# Finite state automata, multiple completion states?

I'm currently studying for an exam for a course where some of the material covered included finite state automata, I've completed a question and I'm not sure about my answer.

Exercise

Explain what is meant by a Finite State Automaton (FSA) by drawing an FSA to recognise strings of the form $$a^rb^s$$, where $$r\gt0$$ and $$s\ge0$$ and with an alphabet of $$\{a,b\}$$, i.e., there must be at least one $$a$$, zero or more $$b$$'s and all occurrences of $$a$$ must precede any occurrence of $$b$$. Illustrate, how your FSA works given the following sample strings:
$$\quad$$(i) $$abbb$$
$$\quad$$(ii) $$aaaa$$
$$\quad$$(iii) $$aba$$

Are multiple completion states allowed?

Your DFA is close, but not quite right. Note that the description requires the strings in the language to have at least one $$a$$, whereas your DFA will accept the empty string. The fix is simple of course:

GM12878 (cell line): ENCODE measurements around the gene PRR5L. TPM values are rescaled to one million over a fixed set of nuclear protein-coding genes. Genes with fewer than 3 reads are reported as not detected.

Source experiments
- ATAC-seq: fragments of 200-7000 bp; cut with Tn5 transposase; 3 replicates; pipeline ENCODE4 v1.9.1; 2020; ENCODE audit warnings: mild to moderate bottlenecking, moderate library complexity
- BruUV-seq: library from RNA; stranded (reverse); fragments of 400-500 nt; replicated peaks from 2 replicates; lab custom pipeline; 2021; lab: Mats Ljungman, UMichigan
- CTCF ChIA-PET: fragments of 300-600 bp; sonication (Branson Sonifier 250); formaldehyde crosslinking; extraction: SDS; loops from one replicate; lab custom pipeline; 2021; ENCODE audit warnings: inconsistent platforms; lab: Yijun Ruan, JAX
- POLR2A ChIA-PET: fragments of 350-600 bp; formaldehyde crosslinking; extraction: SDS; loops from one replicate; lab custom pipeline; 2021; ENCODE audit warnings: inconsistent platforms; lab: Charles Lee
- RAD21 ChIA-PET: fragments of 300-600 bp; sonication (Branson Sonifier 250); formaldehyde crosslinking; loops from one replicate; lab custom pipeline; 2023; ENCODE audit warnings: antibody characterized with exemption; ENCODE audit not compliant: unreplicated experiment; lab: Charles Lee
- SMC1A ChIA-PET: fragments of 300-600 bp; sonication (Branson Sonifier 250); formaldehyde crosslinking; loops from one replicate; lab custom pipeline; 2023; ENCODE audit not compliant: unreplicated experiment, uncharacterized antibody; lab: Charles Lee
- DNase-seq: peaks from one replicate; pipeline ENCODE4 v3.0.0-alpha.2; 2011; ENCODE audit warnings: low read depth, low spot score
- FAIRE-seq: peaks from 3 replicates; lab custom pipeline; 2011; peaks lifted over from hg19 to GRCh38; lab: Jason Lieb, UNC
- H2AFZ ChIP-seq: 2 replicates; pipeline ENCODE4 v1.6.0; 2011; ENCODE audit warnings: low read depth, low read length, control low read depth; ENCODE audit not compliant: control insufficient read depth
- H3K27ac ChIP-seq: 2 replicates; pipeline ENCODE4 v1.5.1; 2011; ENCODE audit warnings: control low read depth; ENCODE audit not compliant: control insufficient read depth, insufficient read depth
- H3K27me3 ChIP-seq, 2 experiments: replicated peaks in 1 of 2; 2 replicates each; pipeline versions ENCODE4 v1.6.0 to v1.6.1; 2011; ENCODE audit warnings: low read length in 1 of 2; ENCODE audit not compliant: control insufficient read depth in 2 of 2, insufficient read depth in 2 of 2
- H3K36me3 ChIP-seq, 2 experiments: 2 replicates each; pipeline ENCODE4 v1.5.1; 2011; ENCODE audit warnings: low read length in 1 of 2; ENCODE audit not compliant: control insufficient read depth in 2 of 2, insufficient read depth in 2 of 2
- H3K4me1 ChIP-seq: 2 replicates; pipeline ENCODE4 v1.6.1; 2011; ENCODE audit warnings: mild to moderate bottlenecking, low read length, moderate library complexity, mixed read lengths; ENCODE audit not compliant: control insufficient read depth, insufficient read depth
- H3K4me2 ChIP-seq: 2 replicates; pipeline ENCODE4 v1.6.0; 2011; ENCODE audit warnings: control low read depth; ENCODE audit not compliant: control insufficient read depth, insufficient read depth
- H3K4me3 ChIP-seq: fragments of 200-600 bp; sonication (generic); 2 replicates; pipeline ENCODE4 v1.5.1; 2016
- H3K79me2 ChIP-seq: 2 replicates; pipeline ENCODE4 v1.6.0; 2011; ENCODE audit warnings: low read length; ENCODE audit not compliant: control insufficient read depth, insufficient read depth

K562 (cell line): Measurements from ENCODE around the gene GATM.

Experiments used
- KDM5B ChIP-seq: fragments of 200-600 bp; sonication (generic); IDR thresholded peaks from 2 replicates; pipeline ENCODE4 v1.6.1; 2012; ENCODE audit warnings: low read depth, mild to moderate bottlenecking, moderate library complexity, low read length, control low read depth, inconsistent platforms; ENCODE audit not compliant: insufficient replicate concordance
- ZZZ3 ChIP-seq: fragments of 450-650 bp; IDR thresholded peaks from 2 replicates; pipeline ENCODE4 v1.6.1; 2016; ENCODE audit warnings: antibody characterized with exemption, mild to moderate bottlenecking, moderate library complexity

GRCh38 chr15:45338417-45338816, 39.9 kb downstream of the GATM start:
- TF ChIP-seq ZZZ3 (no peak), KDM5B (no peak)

And yes, having multiple accept states is fine (in fact, some languages require it).

• Didn't consider the empty string, thanks for your help! Nov 27, 2012 at 2:50

In my opinion the answer suggested has redundant states. It can be simply made with 2 states:
q0 → if $$a$$ → q1 (count one $$a$$ in this way) if $$b$$ → q0 (stay on initial state)
q1 → if $$a$$,$$b$$ stay on q1 take as many $$a$$ or $$b$$ as the string has until string ends
q1 is accept state
q0 is initial state

• (How do you intend the right arrows following the state designations interpreted?) Apr 24 at 8:23
• This is just wrong. The index (as per Myhill-Nerode) of the language $a^+b^*$ is greater than $2$ which implies that the smallest DFA recognising the language must have more than $2$ states.
– Kai
Apr 24 at 13:08